Sunday, March 20, 2011

What the heck am I supposed to feed my child!?

Here's the thing blog readers: I've become a little too obsessed with eating habits lately. Between Kayla's whole foods posts and Austin's sharing of an article on tooth decay and a raw foods diet based on the work of Dr. Weston Price, I am currently on the verge of collapse. I keep looking horrified in our fridge and cabinets at the boxes upon boxes of toxic grains and the ultra-pasteurized milk and the processed Annie's cheddar bunnies! Now, mind you, we are healthy eaters, and I have been since my single days. I was known to throw together some stir-fried tempeh and kale greens for dinner on a regular basis. We eat less weird stuff now but still our meals usually consist of beans, lentils, quinoa, bulgur wheat, homemade bread, and a handful of different veggies and fruits. But, we also have some processed food like crackers and cereals and the occasional frozen pizza (I have a weakness for Totino's... WHY, oh, WHY?)

I've been pondering this a lot lately because A) I'm having a hard time getting Theodore to eat much of anything that is not strawberries,  bananas, oranges, or bunny crackers.... and B) I think he may have tooth decay (scary!) He has a spot on his tooth that was recently discovered by me today after I finished reading up on childhood tooth decay. I may be overreacting, and it may be nothing, or it may be a huge divine coincidence that I caught it. He has a little bit of a hole on his front tooth near the gumline, the same tooth that has a little crack on its jagged edge. I started doing a little research, and it's not uncommon for toddlers to have tooth decay! Now, I kind of knew this already, but I thought it was usually attributed to baby bottle mouth from drinking out of bottles or drinking tons of juice. But now I'm reading that night-nursing in a toddler MAY cause tooth decay... and we night-nurse.... A LOT (of course, there are others that stand by the claim that says breastfeeding absolutely can never cause dental caries).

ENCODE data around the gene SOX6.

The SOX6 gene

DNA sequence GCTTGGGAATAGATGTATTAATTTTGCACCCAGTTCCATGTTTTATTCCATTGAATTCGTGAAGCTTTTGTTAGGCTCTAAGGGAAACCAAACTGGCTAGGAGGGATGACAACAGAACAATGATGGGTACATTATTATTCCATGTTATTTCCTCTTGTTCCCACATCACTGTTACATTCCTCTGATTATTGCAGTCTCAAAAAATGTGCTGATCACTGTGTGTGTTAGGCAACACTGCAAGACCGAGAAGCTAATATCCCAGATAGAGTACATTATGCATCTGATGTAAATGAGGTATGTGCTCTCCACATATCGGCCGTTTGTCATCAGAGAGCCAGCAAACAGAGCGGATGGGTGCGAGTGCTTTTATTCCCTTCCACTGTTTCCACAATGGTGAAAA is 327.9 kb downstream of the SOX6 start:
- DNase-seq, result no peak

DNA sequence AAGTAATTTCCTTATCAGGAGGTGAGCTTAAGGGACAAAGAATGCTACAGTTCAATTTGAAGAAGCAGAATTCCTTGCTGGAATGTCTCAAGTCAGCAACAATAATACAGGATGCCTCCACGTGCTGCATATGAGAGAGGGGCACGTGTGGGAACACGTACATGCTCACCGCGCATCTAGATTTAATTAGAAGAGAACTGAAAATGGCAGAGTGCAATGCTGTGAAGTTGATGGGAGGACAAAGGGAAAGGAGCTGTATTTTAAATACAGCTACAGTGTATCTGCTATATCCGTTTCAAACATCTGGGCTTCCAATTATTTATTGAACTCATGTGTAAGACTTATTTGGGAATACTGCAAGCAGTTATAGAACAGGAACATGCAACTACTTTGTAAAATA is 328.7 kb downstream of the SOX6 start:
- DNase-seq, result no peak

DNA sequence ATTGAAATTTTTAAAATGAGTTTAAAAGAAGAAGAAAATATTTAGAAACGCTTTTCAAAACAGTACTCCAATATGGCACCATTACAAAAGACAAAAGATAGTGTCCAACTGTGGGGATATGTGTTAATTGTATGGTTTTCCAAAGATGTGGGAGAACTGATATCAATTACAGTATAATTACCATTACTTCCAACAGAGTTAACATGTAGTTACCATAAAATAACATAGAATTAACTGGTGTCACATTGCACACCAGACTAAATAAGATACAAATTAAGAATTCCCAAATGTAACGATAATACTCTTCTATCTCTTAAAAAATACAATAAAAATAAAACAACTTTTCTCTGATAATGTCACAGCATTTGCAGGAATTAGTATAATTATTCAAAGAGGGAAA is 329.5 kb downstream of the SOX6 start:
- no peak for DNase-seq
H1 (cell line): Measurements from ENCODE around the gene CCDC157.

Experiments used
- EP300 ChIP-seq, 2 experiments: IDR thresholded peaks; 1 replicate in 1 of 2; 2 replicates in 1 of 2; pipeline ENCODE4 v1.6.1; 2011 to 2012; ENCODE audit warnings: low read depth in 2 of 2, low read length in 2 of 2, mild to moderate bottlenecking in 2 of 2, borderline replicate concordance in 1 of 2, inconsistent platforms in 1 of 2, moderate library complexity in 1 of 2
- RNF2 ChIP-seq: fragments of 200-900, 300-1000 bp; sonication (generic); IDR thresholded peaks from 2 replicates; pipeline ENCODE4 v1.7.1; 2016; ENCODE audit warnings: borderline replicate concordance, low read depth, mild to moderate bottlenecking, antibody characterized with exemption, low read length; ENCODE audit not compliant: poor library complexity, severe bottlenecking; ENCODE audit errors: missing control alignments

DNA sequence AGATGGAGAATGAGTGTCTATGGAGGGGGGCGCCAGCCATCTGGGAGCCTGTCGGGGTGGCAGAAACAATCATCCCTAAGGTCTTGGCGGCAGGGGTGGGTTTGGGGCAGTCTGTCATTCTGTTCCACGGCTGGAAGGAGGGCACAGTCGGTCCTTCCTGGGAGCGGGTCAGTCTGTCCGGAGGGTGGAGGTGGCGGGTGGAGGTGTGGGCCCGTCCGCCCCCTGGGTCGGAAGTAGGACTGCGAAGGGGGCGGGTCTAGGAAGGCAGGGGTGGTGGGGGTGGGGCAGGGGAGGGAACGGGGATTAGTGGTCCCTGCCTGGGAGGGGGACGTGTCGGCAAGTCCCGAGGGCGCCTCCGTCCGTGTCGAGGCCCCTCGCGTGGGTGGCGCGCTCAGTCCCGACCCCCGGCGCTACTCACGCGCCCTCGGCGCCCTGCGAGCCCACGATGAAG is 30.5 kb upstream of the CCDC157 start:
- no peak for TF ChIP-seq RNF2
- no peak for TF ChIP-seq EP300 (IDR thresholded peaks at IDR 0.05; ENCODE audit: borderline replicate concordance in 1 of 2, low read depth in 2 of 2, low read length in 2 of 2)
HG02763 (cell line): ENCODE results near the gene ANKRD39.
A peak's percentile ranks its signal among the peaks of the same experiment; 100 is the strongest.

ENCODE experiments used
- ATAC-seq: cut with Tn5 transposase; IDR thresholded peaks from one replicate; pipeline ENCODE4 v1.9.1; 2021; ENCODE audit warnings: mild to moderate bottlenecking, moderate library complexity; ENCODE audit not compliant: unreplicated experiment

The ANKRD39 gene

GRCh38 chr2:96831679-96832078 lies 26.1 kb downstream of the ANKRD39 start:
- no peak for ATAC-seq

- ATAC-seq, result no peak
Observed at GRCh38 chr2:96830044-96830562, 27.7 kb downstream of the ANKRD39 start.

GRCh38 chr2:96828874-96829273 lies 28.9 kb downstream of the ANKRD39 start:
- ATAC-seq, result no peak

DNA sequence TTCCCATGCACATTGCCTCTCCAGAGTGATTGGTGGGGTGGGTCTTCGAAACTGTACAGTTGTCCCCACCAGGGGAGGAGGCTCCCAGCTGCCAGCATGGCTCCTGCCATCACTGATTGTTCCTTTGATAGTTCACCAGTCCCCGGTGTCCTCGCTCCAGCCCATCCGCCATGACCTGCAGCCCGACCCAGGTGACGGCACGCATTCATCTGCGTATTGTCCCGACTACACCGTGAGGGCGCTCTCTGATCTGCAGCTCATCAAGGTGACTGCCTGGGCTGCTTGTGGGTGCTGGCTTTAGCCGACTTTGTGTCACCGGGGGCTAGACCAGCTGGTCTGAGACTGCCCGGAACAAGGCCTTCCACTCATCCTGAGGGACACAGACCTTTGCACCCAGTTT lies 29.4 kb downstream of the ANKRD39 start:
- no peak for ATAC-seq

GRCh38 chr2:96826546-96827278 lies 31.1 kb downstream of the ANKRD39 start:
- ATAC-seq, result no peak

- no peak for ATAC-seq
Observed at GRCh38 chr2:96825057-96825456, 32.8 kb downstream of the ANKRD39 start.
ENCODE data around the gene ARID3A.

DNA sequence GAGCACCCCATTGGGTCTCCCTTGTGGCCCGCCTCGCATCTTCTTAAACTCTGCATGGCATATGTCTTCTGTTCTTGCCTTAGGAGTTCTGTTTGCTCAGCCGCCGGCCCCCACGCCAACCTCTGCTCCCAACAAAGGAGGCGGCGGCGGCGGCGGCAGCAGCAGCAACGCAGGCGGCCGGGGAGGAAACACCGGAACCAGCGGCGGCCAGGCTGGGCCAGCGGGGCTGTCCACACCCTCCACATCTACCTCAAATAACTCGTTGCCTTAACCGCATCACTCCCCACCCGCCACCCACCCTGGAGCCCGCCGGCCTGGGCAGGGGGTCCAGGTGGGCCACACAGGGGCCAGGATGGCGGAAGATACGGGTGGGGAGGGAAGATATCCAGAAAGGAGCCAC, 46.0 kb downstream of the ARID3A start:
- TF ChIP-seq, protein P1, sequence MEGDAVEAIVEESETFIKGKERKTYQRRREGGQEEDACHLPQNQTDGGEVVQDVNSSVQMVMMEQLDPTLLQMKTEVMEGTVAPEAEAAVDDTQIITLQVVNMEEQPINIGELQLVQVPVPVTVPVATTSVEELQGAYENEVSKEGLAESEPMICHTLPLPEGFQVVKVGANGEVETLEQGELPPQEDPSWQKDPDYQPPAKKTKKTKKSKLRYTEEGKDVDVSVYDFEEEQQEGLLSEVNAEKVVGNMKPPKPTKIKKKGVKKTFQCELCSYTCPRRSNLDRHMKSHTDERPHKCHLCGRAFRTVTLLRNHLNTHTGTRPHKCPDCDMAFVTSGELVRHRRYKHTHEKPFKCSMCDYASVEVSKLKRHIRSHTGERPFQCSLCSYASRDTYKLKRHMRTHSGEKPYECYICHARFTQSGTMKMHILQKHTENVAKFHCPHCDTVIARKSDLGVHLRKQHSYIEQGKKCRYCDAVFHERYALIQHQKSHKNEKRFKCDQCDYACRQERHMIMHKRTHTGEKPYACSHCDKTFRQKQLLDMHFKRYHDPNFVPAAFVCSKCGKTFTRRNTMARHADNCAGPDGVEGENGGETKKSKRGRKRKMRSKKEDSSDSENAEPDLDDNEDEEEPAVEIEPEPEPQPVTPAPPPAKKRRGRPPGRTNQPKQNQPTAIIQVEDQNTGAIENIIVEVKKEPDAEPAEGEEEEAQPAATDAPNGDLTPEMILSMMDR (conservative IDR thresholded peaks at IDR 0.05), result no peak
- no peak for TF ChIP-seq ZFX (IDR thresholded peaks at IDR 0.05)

There are also a variety of other factors like my prenatal diet, his nutrition during tooth formation (only breast milk and the occasional bite of falafel.... oh yeah, and all the FREAKING CANDY those Egyptians gave him.... damn them!), and genetics. Now, I have awesome teeth with nary a cavity but Tim has a mouthful of cavities and crowns and root canals, oh my! But is it really genetic, or is it the fact that maybe his mother didn't have the best nutrition when she was pregnant or he didn't have the best nutrition growing up, or is it the fact that Utah doesn't flouridate its water (damn Libertarians!)?

Oh geez, I'm getting all worked up about this.

And to add to all of this, we (meaning Tim and I) had a long debate about drinking raw milk and alternative medicine and etc, etc. He's not so sure about any of it... but we'll continue to discuss the matter and figure it out. There is so much that is hard to prove but I'm a believer in chiropracty, essential oils, and an holistic approach to our bodies rather than over-medicating and over-diagnosing.

I've also learned where I can buy raw milk in Orem. I think we might switch over to raw dairy, whole sprouted grains, organic produce, grass-fed meat and eggs. Thankfully, we'll be gardening this season since we have space in our backyard, so we'll have free (or relatively cheap) produce for a good while. And I know there are a number of local farms where we can get meat or eggs.

I have a feeling our food budget will be greatly increasing next month.

That being said, Tim also raises an interesting point: should we increase the amount of money we spend on food to increase our health a little bit (like, we could stick to store-bought produce and grains and milk rather than going the extra step to get it local and organic and raw), or should we donate the money to help feed those that are without or with little, where it would do a world of difference in their lives but maybe only minimally improve ours?


  1. I so feel your pain. Despite the fact that we have an abundance of organic fruits of vegetables in the house Jones eats: graham crackers and white rice. Period. Wes isn't much better. It's killing me.

    Have you taken Theodore to a dentist?

  2. I recommend the book "Nourishing Traditions" by Sally Fallon. It is the book that Real Foods in Orem bases their practices on and it provides real, workable plans and recipes for eliminating the excess grains we all tend to have in our diets and adding back grains that have been naturally processed (usually by letting them soak overnight with some yogurt or lemon juice in them, the way that indigenous cultures do).